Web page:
Book publishers are hardly the same, and can easily be classified based on the type of books they sell and who they sell to. These differences in product type and customer segment have a huge impact on their attractiveness as investment candidates. Textbook publishers like Houghton Mifflin Harcourt (NASDAQ: HMHC ) and Pearson (NYSE: PSO ) are far more attractive than trade publishers such as Scholastic (NASDAQ: SCHL ) because of their specific market characteristics.
K-12 textbook publishing
The K-12 textbook-replacement cycle is long, typically lasting more than five years. This is a function of the K-12 textbook-adoption process, where the 20 states (adoption states), accounting for more than half of the U.S.' K-12 population, approve new textbooks every five to seven years at the state level. Individual schools in these 20 states are only allowed to purchase textbooks on the approved list during this period.
For example, if a school administrator purchases a science textbook published by Houghton, it will likely be the same textbook used by the school for the next five years or more. This enhances the 'stickiness' of textbook purchases, making it more difficult for new K-12 textbook publishers to enter the market with competing products and take market share away from leaders like Houghton.
Furthermore, a new wave of K-12 textbook upgrades driven by regulatory forces is in the cards in the next year or two. As of November 2013, 45 states have adopted the Common Core State Standards as part of federal guidelines to ensure a consistent and high-quality level of K-12 education for every U.S. student. School administrators in these states will have to replace their existing textbooks with new ones to meet the standards by the start of the 2014-2015 school year. This should result in a spurt in textbook spending and an increase in Houghton's sales in the near future.
Higher education textbook publishing
Besides being a major textbook publisher in the K-12 market, Pearson is also a dominant player in the higher education market where the demand drivers are equally, if not more, favorable.
Professors, like most humans, are creatures of habit. They prefer using the same textbook for their classes; and when they need to upgrade their teaching materials, they go for the latest editions of their existing textbooks. They also need to make fewer changes to the course curriculum by staying with the same textbooks that they are already very comfortable with in terms of style and structure.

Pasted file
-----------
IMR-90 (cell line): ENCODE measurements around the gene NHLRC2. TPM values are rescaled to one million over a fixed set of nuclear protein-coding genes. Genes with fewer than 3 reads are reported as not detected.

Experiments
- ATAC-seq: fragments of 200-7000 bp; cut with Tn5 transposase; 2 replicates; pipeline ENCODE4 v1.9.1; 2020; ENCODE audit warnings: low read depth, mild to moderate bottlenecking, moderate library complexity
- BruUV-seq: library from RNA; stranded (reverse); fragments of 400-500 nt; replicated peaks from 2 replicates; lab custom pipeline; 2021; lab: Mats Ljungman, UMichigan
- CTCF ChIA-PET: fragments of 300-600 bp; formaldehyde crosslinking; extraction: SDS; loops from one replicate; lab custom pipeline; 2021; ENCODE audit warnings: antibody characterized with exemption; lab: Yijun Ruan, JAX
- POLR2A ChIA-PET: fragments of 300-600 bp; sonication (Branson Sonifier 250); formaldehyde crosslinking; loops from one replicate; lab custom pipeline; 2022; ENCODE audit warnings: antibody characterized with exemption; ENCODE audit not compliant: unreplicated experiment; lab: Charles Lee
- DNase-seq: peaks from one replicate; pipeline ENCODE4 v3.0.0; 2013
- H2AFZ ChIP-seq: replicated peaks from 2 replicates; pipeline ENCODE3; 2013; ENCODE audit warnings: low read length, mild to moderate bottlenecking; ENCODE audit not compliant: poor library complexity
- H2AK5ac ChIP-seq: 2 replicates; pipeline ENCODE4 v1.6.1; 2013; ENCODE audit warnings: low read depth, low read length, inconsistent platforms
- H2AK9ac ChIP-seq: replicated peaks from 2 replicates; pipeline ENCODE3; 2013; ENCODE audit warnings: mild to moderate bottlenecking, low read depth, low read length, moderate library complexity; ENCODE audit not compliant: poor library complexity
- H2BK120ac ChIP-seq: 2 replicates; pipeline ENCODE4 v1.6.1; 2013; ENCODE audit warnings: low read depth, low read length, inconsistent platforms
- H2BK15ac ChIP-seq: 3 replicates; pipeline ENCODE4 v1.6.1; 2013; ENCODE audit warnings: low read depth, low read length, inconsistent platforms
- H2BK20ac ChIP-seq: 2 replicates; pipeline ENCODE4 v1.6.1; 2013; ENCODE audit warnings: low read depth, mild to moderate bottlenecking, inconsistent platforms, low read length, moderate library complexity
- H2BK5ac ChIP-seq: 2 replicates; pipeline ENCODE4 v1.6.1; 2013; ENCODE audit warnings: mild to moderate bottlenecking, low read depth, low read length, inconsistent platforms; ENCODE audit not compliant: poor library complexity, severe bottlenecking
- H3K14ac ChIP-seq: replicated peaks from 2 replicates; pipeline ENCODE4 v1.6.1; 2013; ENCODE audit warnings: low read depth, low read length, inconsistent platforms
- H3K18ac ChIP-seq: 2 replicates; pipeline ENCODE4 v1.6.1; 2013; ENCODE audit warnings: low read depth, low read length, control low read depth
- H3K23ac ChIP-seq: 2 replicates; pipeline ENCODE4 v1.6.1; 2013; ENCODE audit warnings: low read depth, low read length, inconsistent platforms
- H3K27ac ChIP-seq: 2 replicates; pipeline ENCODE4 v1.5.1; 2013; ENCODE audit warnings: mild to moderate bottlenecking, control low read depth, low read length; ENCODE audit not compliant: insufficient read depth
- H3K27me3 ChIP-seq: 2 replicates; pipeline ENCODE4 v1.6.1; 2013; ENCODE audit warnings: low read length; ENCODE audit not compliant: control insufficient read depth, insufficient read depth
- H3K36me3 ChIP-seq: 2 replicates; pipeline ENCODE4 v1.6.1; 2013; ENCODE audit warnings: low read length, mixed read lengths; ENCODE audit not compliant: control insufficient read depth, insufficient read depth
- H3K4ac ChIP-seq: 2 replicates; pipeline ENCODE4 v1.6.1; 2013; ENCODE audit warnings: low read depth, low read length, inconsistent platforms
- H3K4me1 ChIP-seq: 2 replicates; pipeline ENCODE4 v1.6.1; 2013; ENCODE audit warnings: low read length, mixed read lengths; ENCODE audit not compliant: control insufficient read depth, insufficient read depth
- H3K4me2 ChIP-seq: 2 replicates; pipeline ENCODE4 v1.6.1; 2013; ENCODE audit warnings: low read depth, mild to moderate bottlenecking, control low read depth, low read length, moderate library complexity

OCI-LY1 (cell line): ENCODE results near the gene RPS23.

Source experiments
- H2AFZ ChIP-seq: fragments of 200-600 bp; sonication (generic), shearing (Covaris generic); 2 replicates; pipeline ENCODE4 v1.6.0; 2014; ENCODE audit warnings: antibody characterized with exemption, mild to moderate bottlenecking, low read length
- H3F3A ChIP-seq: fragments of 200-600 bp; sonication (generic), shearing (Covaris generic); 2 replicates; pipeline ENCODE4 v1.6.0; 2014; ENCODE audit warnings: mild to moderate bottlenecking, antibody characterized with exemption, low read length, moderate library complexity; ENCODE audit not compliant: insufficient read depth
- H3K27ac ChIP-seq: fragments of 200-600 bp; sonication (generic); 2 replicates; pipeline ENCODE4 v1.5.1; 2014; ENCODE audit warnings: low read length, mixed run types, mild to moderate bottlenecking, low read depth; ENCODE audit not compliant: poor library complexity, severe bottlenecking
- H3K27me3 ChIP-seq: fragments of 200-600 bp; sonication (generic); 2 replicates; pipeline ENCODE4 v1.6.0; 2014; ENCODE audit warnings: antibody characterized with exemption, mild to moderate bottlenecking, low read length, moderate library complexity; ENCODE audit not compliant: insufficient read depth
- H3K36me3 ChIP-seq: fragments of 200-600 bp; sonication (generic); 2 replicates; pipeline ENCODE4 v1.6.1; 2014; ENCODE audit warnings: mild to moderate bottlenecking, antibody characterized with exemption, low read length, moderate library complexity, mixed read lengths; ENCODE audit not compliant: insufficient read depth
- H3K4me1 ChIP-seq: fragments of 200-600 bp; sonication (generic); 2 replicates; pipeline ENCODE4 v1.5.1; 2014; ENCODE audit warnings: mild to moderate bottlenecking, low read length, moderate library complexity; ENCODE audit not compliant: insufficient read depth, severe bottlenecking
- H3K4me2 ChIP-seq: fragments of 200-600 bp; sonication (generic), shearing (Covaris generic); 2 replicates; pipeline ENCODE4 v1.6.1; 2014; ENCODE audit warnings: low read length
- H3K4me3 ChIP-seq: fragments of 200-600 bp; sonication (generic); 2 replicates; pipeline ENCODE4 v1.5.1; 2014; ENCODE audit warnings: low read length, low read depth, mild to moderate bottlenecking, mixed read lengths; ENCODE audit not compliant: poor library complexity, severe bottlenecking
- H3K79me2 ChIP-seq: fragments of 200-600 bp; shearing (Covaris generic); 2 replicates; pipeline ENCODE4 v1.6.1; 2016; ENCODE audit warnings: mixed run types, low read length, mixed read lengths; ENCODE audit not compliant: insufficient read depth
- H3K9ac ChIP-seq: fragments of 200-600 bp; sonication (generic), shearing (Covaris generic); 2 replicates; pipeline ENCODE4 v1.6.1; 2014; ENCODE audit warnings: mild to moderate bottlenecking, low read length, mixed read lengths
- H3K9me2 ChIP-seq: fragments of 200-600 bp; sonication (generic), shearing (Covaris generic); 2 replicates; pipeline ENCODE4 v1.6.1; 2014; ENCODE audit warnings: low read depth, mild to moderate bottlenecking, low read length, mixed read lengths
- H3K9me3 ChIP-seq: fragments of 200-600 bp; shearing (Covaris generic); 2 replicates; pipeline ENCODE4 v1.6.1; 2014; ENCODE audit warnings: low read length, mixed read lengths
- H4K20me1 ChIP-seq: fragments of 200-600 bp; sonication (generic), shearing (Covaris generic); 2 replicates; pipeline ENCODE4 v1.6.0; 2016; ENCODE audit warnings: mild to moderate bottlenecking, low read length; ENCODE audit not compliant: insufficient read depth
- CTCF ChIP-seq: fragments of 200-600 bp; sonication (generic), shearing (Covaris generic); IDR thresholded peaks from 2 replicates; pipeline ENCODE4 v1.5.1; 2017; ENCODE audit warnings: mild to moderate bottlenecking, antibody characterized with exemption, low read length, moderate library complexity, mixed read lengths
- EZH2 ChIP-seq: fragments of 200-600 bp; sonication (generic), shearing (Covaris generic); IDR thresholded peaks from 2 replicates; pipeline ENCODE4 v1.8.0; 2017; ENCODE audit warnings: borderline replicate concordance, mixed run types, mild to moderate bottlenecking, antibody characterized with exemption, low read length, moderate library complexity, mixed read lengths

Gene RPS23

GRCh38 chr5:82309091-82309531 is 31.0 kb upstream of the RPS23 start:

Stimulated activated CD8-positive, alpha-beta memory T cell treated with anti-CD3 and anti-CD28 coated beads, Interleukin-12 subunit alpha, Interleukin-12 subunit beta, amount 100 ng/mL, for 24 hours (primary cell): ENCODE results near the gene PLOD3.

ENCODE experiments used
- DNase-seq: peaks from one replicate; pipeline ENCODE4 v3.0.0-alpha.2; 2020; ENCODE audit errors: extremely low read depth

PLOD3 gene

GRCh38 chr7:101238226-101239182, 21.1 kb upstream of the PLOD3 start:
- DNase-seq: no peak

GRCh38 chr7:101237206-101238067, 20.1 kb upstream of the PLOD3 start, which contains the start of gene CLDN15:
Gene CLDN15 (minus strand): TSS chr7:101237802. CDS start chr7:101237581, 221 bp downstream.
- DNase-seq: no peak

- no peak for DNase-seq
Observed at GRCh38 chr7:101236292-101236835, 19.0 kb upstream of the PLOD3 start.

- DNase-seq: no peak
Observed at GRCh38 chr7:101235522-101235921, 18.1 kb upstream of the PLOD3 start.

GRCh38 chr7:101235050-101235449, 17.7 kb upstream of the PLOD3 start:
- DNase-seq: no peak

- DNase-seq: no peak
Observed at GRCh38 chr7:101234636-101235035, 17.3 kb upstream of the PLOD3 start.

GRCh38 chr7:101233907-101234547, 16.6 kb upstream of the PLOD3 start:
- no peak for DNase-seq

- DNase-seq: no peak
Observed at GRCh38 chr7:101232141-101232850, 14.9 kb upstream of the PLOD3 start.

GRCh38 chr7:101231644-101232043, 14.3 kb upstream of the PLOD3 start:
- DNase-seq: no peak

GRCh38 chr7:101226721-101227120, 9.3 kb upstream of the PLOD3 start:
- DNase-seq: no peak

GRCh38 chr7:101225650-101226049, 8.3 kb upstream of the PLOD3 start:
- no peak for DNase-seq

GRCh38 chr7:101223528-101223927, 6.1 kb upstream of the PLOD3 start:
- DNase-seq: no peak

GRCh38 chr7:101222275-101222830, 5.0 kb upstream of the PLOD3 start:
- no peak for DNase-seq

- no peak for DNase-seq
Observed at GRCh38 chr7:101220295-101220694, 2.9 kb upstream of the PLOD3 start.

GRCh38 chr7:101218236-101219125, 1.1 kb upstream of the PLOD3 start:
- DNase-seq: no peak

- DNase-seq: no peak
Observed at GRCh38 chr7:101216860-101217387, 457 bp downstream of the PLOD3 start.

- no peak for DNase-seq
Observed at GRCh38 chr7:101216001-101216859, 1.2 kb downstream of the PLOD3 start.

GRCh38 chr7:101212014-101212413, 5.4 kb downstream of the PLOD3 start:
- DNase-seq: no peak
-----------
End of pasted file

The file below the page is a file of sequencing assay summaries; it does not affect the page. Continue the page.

On the flip side, instructors don't see any need to put their personal reputation on the line by going with a new textbook. This reminds me of the old adage in corporate purchasing that "nobody ever got fired for buying IBM." In fact, a cursory examination of Pearson's online catalog shows that many of its higher education textbooks are already into their 10th version and beyond. The longevity of Pearson's higher education textbooks suggest that competition from new textbooks and new entrants is limited.
In contrast to the favorable economics of K-12 and higher education textbook publishing, trade publishing's hit-driven model is far less assuring for investors. For trade publishers like Scholastic, most of its profits are concentrated with the blockbuster successes and winners, which pay multiples of losses incurred by other books that don't sell. But there is simply no guarantee that Scholastic can churn out winners like "Harry Potter" and "The Hunger Games" consistently.
Even for hits like "The Hunger Games," there are many uncertainties. For example, Scholastic reported its full-year fiscal 2013 results in July 2013. A 25% year-over-year drop in sales was attributed to lower sales of "The Hunger Games" trilogy resulting from fading reader interest. However, Scholastic saw its revenue for the second quarter of fiscal 2014 increase by 1.5%, as sales of "The Hunger Games" trilogy benefited from renewed reader interest following the screening of The Hunger Games movie.
Also, trade publishing is more volatile than textbook publishing because of shorter lifespans. While the lifespans of textbooks can be almost extended infinitely by refreshing later editions with updated content, most other non-fiction books don't go beyond their second editions, and there is a natural limit on the number of sequels or trilogies for successful fiction best-sellers.
Of the three listed book publishers, Houghton is my top pick because textbook publishers face less competition and are less reliant on blockbuster hits than their trade-publishing peers like Scholastic.
Moreover, Houghton is a much purer proxy for K-12 textbook publishing than diversified Pearson, and is therefore better positioned to benefit from the upsurge in demand resulting from the adoption of the Common Core State Standards.
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